of the first states to enact legislation requiring occupants to wear a seat
belt, only to see that law repealed one year later by voters who were
apprehensive about arbitrary enforcement. By 1994, due to changes in
public opinion and federal policy, the pendulum had swung back in favor of
mandating seat belt use. Massachusetts is now joined by 48 states, Puerto
Rico and the District of Colombia who have enacted seat belt legislation of
some sort, 14 of which have primary enforcement laws.
While the decision to wear one's seat belt is arguably a matter of
personal choice which should not be so tightly regulated by the government,
there is much to be said for the costs associated with emergency care,
particularly for those not insured. In fact, the Boston Medical Center
treats so many unbelted accident victims that they held a press conference
last week pleading people to buckle up.
The costs of unbuckled drivers and passengers extends far beyond the
personal tragedies experienced by the surviving families and friends. On
average, inpatient hospital care costs for unbuckled crash victims exceed
those who used their seat belt by $5,000. These costs are ultimately borne
by everyone in the form of higher health care and insurance premiums and
higher taxes to cover Medicare costs. Studies indicate that increasing
seat belt use to 90% of the population, a goal sought by President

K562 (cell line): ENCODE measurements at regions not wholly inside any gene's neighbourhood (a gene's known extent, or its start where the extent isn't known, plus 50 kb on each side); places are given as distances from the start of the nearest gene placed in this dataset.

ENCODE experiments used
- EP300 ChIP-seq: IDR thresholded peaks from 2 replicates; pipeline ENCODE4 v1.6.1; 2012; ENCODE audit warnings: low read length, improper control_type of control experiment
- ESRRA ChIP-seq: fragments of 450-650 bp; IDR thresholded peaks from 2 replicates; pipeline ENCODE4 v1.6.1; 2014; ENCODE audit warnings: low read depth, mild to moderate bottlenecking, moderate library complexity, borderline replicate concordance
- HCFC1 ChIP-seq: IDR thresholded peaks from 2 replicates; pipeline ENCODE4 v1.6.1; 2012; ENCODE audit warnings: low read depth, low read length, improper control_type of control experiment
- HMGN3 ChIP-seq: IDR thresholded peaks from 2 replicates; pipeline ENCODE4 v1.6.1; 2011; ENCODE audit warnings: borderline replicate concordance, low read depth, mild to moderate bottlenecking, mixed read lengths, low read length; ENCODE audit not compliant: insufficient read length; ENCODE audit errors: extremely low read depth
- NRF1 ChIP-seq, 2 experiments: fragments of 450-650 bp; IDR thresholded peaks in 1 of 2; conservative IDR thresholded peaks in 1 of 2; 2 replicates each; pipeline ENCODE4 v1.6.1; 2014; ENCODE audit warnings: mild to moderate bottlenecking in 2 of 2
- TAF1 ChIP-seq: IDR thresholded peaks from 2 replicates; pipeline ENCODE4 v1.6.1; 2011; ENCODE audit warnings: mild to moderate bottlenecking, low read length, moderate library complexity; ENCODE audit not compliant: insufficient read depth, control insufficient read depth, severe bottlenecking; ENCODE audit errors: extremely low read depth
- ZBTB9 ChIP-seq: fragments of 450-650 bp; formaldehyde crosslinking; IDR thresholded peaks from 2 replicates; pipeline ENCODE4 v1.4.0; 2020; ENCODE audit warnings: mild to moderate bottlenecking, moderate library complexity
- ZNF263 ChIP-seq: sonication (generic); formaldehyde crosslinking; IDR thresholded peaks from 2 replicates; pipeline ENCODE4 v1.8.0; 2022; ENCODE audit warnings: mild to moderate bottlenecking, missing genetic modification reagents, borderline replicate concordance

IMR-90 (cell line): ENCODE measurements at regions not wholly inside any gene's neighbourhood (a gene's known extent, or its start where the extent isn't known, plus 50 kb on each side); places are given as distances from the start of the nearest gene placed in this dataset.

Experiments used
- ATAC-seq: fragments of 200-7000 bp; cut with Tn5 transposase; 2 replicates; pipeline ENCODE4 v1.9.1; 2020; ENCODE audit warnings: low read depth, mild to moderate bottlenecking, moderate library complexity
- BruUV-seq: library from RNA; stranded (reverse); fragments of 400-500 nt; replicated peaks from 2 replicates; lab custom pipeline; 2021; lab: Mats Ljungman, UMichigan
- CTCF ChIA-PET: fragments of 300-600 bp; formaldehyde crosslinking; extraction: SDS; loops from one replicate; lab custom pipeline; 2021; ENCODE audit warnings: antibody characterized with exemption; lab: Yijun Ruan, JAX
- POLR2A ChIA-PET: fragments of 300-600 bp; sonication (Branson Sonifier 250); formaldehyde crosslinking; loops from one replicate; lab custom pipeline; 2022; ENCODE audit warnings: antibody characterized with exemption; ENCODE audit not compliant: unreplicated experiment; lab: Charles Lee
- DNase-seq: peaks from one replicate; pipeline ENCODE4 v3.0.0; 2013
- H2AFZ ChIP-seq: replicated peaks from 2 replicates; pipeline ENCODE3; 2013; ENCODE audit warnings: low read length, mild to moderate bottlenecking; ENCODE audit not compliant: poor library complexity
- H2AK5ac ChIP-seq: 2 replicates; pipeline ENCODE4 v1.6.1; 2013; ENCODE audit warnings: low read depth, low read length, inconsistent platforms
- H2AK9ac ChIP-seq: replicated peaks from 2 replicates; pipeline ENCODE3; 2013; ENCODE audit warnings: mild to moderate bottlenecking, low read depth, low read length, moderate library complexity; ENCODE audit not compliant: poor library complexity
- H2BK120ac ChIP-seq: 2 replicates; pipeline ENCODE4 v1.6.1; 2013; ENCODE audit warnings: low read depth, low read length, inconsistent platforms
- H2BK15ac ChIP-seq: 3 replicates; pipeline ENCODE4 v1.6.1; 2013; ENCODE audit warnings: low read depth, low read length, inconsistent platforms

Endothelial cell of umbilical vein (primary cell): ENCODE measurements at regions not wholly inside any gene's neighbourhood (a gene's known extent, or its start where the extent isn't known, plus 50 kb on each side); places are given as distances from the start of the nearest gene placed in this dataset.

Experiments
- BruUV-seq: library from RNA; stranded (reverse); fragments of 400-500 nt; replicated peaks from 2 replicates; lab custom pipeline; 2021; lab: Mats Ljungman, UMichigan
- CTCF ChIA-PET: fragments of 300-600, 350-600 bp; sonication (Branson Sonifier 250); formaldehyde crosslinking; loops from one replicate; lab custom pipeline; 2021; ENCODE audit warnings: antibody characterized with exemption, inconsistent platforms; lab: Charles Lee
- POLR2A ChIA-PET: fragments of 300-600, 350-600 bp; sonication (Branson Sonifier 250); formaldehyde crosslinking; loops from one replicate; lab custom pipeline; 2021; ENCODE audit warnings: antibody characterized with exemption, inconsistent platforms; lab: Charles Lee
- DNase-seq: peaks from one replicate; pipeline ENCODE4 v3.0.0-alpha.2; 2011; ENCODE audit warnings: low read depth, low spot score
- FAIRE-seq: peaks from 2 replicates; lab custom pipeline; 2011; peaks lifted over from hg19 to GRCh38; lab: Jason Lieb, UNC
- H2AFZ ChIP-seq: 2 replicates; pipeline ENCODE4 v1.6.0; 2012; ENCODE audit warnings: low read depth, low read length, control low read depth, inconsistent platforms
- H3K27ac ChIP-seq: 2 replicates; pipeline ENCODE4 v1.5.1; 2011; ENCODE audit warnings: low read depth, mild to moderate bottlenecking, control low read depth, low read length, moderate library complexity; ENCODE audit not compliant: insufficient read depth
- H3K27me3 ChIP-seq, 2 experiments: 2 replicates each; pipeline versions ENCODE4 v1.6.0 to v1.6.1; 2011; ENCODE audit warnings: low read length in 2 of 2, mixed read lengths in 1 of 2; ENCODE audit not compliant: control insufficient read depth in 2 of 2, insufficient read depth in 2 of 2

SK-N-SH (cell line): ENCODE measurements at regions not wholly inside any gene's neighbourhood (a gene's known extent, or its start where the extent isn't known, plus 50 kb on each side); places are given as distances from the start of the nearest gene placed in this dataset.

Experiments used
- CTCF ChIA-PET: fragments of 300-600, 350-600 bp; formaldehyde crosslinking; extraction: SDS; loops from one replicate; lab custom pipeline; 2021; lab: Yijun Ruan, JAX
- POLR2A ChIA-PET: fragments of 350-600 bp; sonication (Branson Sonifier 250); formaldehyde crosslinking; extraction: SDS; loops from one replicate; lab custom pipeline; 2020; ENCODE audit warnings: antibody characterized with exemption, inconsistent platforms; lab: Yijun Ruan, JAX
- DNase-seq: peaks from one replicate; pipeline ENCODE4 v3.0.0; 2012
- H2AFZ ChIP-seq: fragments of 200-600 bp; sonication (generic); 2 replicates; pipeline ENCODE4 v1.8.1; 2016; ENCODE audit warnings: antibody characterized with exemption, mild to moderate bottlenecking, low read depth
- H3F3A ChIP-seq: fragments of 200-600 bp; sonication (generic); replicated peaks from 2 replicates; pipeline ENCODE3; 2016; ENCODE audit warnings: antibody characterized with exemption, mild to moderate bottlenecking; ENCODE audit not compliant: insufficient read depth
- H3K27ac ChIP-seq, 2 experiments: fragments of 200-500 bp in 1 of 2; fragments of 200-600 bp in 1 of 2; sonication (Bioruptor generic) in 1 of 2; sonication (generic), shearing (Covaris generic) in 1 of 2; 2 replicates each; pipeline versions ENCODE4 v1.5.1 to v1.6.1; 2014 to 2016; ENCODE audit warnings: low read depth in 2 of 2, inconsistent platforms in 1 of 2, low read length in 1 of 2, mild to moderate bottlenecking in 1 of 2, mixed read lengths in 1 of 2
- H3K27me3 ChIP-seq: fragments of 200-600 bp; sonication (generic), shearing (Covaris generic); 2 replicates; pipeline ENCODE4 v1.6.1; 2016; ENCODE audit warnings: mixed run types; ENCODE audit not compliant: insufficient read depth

Clinton's national Seat Belt Initiative, would save the nation roughly $356
million per year in Medicare and Medicaid costs. Moreover, these figures
do not account for the nearly 10,000 lives saved each year, to which no
dollar figure can be truly assigned.
Next week, schools will reopen their doors and more teens will be on
the roads going to and from school, practice, activities, you name it. The
majority of these teens, who have lesser driving experience, will not
buckle up for one reason or another. Whether their refusal is based on
feelings of awkwardness in front of their peers, or invincibility or simple
ignorance is anybody's guess. Anyone who has had their license long enough
knows that driving is based as much, if not more, upon the people that
surround us on the roads as our own actions. It is far better to feel
momentarily uncomfortable when driving with friends than to make headlines
in the news as another statistic.
It is with these same goals in mind that we established a graduated
licensing system in the Commonwealth, bringing Massachusetts in line with
several other states. As the author of the legislation, I believe that it
is critical that young drivers truly learn the skills of driving in an
environment where they can focus on the rules of the road and the
conditions around them. While we have heard complaints from the teenagers,
and even a few parents, I am confident that we have saved, and will
continue to save lives with this measure.
I am equally confident that we can save lives by exercising prudent
behavior when each of us gets into a car. This begins by performing the
simple task of strapping on the seat belt. Using a seat belt is not an act
of cowardice, nor should it be ignored on account of comfortability or to
prevent wrinkles in our clothing. So as the school year begins, we can all
learn a tough, yet valuable lesson from the unfortunate accidents of last
week. No excuse is good enough when you consider the potential
consequences. It's time we buckle down on buckling up.